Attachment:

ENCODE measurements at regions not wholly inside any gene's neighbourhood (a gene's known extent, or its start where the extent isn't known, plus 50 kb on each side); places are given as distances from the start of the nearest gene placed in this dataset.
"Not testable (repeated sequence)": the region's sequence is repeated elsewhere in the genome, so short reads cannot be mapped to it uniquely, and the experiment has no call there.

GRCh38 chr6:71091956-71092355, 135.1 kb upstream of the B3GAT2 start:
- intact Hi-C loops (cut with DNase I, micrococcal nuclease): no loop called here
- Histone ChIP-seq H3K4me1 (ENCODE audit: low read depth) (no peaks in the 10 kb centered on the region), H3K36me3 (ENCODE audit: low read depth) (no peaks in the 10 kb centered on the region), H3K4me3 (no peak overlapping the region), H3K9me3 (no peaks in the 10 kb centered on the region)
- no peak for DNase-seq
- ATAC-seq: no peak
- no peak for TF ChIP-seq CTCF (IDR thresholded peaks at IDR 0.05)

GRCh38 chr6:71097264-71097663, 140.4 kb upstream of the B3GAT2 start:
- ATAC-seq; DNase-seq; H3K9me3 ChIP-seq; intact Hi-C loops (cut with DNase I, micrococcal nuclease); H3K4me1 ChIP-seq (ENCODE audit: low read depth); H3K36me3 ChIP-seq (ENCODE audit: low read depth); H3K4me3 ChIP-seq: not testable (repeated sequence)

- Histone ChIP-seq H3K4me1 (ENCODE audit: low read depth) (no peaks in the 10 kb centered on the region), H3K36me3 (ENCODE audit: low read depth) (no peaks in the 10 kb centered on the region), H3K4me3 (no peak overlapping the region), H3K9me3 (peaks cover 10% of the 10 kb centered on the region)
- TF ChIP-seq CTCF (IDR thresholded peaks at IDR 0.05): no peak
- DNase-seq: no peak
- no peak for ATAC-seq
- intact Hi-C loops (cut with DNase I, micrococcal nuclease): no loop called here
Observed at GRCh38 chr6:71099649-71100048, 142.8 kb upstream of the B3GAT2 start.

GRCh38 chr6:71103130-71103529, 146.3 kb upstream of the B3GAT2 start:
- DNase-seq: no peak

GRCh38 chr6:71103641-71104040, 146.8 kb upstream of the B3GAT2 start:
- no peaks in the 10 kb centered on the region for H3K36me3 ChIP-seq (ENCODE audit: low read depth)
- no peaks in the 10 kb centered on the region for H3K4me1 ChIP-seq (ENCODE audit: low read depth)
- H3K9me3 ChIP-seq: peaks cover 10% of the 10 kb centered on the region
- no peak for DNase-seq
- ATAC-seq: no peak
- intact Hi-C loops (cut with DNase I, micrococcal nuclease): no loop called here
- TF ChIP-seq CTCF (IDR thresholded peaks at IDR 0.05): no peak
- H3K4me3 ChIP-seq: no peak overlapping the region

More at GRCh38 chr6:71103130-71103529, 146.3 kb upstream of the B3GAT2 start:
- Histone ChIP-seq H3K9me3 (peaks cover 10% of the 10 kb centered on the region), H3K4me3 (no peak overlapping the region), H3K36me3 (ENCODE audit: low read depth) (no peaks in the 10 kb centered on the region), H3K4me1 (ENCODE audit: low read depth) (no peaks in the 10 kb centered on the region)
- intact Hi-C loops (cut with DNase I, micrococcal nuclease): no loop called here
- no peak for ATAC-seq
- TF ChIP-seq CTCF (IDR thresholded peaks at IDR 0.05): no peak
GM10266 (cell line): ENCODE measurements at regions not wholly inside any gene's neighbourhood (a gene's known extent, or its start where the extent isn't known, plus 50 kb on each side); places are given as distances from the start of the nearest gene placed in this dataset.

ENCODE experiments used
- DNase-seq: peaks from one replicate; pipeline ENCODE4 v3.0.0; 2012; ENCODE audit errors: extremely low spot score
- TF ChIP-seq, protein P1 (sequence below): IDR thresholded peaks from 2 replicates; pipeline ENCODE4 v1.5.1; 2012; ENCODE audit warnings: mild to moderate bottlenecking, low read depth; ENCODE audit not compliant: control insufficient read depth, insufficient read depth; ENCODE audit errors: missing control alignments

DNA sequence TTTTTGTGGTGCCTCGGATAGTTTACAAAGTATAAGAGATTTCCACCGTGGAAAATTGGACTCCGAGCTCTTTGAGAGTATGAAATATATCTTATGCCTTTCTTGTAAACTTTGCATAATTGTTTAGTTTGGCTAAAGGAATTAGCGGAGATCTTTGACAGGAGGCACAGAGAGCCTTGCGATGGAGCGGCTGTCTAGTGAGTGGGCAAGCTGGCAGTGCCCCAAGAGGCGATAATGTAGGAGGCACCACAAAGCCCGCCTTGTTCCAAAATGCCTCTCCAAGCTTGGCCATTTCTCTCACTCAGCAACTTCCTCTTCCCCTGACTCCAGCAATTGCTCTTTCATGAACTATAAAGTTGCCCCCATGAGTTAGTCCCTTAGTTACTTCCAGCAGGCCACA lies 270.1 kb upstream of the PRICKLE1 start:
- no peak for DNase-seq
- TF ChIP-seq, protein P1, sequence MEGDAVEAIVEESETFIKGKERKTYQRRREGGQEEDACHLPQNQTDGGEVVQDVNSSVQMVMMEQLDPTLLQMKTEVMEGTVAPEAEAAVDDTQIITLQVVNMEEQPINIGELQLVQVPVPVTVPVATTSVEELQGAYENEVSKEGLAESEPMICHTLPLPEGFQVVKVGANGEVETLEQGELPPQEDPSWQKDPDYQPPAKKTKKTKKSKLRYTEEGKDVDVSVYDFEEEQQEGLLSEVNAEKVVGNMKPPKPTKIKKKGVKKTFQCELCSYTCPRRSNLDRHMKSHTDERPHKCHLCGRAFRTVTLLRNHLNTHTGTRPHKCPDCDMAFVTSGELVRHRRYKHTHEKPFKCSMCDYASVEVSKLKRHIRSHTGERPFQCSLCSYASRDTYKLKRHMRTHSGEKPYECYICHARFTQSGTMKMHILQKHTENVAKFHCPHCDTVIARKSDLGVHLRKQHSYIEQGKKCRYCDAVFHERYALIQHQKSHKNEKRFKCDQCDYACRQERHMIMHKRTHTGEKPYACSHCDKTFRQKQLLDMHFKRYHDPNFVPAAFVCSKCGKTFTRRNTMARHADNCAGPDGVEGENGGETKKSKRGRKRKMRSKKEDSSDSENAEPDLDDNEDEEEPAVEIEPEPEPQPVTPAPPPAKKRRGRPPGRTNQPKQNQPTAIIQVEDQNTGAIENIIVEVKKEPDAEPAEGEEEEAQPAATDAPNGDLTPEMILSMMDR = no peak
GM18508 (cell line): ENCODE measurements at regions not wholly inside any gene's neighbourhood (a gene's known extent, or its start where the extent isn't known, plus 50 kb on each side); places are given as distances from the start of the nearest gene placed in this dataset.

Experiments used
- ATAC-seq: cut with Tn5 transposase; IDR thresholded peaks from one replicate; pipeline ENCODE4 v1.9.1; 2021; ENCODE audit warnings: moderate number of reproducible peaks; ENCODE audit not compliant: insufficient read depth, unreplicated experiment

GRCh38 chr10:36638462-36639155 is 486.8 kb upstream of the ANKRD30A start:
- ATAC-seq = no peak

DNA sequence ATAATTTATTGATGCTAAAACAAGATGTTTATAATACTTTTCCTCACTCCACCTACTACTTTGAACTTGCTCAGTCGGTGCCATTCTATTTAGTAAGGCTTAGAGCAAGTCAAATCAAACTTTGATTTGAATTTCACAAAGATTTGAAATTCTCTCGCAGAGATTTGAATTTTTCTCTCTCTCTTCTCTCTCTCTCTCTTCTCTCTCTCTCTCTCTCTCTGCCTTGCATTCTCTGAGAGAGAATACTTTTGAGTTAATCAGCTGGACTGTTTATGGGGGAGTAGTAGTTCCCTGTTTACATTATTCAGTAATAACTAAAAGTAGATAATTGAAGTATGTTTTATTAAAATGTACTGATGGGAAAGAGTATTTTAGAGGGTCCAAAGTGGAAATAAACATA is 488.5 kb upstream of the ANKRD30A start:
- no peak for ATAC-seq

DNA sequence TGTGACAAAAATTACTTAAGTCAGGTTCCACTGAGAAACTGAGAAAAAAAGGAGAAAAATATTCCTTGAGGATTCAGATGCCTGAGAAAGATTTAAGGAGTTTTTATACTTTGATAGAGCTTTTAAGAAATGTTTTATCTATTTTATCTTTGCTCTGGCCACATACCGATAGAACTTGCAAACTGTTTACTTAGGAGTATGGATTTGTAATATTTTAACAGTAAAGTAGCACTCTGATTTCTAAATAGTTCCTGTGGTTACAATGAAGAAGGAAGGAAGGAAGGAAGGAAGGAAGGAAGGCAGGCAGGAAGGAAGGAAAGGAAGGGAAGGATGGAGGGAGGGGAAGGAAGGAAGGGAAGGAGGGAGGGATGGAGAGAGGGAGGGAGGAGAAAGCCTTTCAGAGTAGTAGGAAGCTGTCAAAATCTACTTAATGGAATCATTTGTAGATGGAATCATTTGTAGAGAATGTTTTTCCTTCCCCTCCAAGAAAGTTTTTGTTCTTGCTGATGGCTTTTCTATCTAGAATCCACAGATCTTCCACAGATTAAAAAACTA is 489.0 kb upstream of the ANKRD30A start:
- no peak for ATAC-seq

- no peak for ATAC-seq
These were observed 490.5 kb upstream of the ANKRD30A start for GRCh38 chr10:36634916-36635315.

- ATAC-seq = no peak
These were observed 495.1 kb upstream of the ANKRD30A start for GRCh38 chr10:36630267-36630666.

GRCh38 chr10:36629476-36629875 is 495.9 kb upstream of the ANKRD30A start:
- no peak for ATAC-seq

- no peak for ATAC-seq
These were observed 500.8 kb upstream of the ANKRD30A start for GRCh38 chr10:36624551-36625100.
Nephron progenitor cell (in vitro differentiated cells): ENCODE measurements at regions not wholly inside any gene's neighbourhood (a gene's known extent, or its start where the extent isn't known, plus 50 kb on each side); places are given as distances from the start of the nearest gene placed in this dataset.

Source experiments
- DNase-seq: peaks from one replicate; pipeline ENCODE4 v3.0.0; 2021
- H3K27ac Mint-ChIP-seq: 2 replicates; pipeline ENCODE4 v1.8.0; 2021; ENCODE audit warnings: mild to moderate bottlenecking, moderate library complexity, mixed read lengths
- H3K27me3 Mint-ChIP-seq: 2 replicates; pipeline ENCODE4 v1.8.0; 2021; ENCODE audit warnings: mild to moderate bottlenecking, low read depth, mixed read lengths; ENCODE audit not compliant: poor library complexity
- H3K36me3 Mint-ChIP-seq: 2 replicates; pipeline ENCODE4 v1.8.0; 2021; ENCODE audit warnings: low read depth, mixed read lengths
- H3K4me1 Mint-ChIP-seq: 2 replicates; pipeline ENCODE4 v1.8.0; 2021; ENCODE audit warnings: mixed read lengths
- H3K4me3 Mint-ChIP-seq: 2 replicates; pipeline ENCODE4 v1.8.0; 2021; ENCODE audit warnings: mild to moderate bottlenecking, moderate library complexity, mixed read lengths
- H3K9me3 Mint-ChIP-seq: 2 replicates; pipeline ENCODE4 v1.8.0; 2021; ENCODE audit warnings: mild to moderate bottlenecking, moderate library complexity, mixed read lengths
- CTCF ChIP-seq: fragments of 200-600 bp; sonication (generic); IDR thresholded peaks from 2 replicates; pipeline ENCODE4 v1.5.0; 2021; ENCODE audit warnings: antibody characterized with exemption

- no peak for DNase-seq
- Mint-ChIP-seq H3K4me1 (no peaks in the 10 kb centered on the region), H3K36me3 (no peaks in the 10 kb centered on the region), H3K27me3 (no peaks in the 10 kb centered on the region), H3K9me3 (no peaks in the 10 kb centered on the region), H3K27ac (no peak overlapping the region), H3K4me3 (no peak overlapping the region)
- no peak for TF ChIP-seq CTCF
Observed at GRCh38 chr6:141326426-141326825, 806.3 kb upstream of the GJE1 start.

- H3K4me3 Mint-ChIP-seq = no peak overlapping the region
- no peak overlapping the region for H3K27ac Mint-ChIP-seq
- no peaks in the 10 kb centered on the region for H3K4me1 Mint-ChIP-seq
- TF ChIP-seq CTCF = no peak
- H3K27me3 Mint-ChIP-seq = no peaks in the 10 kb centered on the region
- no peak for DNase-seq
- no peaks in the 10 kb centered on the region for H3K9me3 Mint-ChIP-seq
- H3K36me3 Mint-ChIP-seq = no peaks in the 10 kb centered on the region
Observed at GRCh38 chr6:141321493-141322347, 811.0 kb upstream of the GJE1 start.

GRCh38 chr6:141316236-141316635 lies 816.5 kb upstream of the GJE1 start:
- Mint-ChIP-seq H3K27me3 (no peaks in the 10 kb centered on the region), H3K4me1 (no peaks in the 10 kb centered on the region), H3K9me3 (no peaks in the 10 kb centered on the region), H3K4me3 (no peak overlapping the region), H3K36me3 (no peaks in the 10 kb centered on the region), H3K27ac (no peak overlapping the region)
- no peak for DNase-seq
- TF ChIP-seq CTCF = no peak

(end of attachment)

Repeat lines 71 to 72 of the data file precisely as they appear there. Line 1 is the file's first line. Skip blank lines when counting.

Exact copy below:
- H3K4me3 Mint-ChIP-seq = no peak overlapping the region
- no peak overlapping the region for H3K27ac Mint-ChIP-seq